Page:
Causes I Care About

Dalia Association ( is the first Palestinian community foundation. It was founded by members of the Palestinian community from the West Bank including East Jerusalem, Gaza Strip, Israel, and the Diaspora. We are diverse in terms of religion, gender, age, and politics, yet we are united by our commitment to mobilizing, investing, and distributing resources according to local Palestinian priorities using community-based decision-making.
To achieve this, we:

  • Make grantsto support inspirational and relevant civil society initiatives, especially grassroots efforts that seek to supplement local resources. Community-controlled grantmaking increases the transparency, accountability, and professionalism of local initiatives.
  • Link resourcesby introducing people with expertise, ideas, contacts, equipment, and other assets to community activists who can use them to serve their communities. Effectively utilizing resources that already exist in our abundant community helps decrease our dependence on outside resources.
  • Encourage givingby locals, companies, and refugee and Diaspora Palestinians. We revive local traditions of philanthropy and volunteerism and create new systems that make giving easier, safer and more trustworthy. A permanent endowment will be built over time to ensure sustainable income for current and future generations.
  • Advocate for systemic change in the international aid system so that it respects Palestinian rights and responds to local priorities. Advocacy includes constructive engagement with innovative donors who want a local partner to help them improve their policies and maximize their impact.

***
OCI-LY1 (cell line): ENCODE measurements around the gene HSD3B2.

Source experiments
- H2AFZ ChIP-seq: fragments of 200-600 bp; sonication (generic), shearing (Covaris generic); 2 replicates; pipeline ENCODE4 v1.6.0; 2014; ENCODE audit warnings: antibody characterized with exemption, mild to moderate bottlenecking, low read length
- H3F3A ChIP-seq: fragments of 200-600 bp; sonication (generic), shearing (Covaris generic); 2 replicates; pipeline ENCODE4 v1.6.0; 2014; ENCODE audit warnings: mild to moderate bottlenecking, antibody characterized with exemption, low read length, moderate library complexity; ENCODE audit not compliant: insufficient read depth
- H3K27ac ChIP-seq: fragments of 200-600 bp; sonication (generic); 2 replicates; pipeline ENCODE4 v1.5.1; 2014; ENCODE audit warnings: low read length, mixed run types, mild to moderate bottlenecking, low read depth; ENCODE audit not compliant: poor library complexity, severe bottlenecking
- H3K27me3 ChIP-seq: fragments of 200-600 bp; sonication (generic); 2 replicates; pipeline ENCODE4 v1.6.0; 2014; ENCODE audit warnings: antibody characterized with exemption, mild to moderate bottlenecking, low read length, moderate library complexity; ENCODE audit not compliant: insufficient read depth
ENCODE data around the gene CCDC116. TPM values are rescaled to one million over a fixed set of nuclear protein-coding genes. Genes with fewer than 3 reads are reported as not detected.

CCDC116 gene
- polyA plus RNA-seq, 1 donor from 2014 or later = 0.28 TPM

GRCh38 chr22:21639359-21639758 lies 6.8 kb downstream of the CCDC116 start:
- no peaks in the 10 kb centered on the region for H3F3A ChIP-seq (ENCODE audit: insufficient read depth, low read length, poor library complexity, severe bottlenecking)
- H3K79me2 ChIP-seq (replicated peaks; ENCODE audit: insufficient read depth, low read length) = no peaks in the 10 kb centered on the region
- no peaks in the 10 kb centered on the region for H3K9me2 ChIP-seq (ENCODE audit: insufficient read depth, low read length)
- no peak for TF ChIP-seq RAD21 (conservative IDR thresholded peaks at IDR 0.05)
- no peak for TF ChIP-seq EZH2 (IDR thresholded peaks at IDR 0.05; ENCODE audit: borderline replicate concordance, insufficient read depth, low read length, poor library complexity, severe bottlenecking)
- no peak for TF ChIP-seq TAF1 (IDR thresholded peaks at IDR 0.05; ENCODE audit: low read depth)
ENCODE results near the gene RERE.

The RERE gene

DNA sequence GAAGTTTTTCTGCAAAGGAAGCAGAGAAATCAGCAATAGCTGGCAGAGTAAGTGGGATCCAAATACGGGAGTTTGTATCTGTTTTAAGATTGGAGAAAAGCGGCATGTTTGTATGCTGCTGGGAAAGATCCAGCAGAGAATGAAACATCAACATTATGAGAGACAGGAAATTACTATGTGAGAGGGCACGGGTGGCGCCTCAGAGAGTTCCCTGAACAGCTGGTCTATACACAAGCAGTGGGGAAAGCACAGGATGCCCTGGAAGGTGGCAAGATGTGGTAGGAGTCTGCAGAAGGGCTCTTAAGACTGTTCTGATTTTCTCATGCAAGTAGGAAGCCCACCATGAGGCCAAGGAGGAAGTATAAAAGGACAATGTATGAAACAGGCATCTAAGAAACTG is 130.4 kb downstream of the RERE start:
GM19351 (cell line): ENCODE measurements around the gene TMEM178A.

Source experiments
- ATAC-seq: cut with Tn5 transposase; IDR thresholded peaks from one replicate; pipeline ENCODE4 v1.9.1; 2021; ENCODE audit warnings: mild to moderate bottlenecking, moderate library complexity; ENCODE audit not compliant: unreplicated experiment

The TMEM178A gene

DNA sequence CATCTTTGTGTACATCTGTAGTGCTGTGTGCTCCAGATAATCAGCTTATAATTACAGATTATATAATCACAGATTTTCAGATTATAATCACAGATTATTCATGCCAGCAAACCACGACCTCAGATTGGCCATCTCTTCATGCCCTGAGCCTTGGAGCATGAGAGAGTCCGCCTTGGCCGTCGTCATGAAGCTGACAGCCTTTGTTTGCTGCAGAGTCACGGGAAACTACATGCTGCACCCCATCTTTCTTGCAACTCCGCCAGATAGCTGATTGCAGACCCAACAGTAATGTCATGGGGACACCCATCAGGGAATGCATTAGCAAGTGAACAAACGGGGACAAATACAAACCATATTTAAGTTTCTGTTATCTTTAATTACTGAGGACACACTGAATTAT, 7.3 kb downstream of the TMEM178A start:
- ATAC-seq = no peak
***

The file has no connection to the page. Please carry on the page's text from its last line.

TIGRA Transnational Institute for Grassroots Research and Action ( is an Oakland, CA-based social enterprise founded by Philippine immigrant Francis Calpotura. After decades of community organizing and leadership development, Francis launched TIGRA to leverage those relationships to help remittance companies become more socially-, politically- and economically-responsible.

The size of the remittance industry is enormous: the World Bank recently estimated that remittances to developing countries totaled $325 billion in 2010; the US sent $23b to Mexico and $11b to the Philippines alone. These flows represent a lifeline for more than 700 million people, who rely on such support for food, medicine, clothes, schooling and so on. If the cost of sending remittances home were reduced by 5%, recipients in developing countries would receive an extra $16 billion dollars a year!

TIGRA maintains a closely-knit network of 1400+ immigrant associations that range from 40 Guatemalan housecleaners in Oakland to 11,000 taxi drivers in New York. While some are neighborhood-,vocation- or origin-focused, all of these groups are committed to helping TIGRA organize communities around issues of economic empowerment, social justice and transnational grassroots development. At every step of the way, behind every decision and action, we seek to empower migrants, their communities and the companies that support them.